Garel C, Moutard ML. Main congenital cerebral anomalies: how prenatal imaging aids counseling. Fetal diagnosis and therapy. 2014;35(4):229-39. An excellent review article that can assist in prenatal counselling if you have a mother whose fetus has a CNS anomaly.
Baylis R, Ewald U, Gradin M, Nyqvist KH, Rubertsson C, Blomqvist YT. First time events between parents and preterm infants are affected by the designs and routines of neonatal intensive care units. Acta Paediatrica. 2014. How your unit is designed and organized affects the first interactions between parents and their preterm babies.
Finn D, Collins A, Murphy B, Dempsey E. Mode of neonatal death in an Irish maternity centre. Eur J Pediatr. 2014:1-5. A study which points out how different certain countries might be, the persistent influence of the Catholic church in Ireland makes pregnancy termination for any indication very rare, and largely impossible for fetal malformations. The babies who die in an Irish neonatal unit are therefore much more commonly babies with extremely high risk congenital anomalies, who receive comfort care. A much higher proportion of neonatal deaths being in this category than in our NICU, or others which have reported their experience. However there are also similarities, most deaths in the NICU occur after a decision to limit intensive care efforts, and only just over 10% occurred despite on-going full intensive attempts at life-sustaining efforts.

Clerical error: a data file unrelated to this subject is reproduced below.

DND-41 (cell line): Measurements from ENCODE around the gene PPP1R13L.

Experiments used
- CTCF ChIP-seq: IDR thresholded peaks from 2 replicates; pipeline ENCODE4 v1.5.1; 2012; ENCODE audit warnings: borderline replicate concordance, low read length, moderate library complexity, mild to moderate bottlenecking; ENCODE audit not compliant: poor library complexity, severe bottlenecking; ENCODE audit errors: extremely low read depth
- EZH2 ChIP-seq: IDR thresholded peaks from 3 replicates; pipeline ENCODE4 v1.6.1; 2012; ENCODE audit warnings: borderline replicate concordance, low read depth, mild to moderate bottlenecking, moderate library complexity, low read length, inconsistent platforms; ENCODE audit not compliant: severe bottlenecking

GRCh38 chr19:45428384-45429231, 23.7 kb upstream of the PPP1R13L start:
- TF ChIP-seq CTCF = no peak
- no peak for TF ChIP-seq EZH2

Niemarkt HJ, Kuypers E, Jellema R, Ophelders D, Hutten M, Nikiforou M, Kribs A, Kramer BW: Effects of less-invasive surfactant administration on oxygenation, pulmonary surfactant distribution, and lung compliance in spontaneously breathing preterm lambs. Pediatr Res 2014.In this study the clinical effects (on oxygenation) of surfactant therapy delivered via a thin catheter passed through the larynx were smiliar to the effects of standard intubation and surfactant, even though much less surfactant was delivered to the lungs, and the compliance was not as good in the thin catheter group.
Vasudevan C, Johnson K, Miall LS, Thompson D, Puntis J: The Effect of Parenteral Lipid Emulsions on Pulmonary Hemodynamics and Eicosanoid Metabolites in Preterm Infants: A Pilot Study. Nutrition in Clinical Practice 2013, 28(6):753-757. 5 preterm infants received a lipd emulsion based on olive oil, 10 others received standard soy-based emulsion. I don’t know why they weren’t randomized, even in a small pilot study, and no indication is given why some babies received the one oil or the other. Echocardiography was performed and eicosanoid analysis. Estimated pulmonary artery pressures fell faster in the olive oil group, the ratio between urinary thromboxane B2 and 6-keto-PGF1-alpha fell in the olive oil group and remained unchanged in the soy group. Interesting if limited data, confirming that we need to do a good clinical trial of fat emulsions from different sources.